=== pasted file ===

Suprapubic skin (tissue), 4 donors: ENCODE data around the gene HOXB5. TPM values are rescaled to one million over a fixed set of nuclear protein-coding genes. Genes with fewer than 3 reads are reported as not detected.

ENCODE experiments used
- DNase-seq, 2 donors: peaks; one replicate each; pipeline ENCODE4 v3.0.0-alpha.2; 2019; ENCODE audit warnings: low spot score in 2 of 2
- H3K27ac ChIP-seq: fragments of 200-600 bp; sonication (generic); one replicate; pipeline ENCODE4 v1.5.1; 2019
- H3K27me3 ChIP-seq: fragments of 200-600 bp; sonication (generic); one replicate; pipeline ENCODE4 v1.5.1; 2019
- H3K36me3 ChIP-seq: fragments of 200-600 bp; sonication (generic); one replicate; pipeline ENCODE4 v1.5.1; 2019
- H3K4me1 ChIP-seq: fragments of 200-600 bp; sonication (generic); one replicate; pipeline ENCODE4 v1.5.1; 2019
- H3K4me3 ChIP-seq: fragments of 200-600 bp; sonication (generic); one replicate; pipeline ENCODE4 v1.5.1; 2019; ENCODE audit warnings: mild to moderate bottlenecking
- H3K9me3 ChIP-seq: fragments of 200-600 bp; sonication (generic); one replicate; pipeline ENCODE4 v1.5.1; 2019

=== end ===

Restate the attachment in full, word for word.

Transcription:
Suprapubic skin (tissue), 4 donors: ENCODE data around the gene HOXB5. TPM values are rescaled to one million over a fixed set of nuclear protein-coding genes. Genes with fewer than 3 reads are reported as not detected.

ENCODE experiments used
- DNase-seq, 2 donors: peaks; one replicate each; pipeline ENCODE4 v3.0.0-alpha.2; 2019; ENCODE audit warnings: low spot score in 2 of 2
- H3K27ac ChIP-seq: fragments of 200-600 bp; sonication (generic); one replicate; pipeline ENCODE4 v1.5.1; 2019
- H3K27me3 ChIP-seq: fragments of 200-600 bp; sonication (generic); one replicate; pipeline ENCODE4 v1.5.1; 2019
- H3K36me3 ChIP-seq: fragments of 200-600 bp; sonication (generic); one replicate; pipeline ENCODE4 v1.5.1; 2019
- H3K4me1 ChIP-seq: fragments of 200-600 bp; sonication (generic); one replicate; pipeline ENCODE4 v1.5.1; 2019
- H3K4me3 ChIP-seq: fragments of 200-600 bp; sonication (generic); one replicate; pipeline ENCODE4 v1.5.1; 2019; ENCODE audit warnings: mild to moderate bottlenecking
- H3K9me3 ChIP-seq: fragments of 200-600 bp; sonication (generic); one replicate; pipeline ENCODE4 v1.5.1; 2019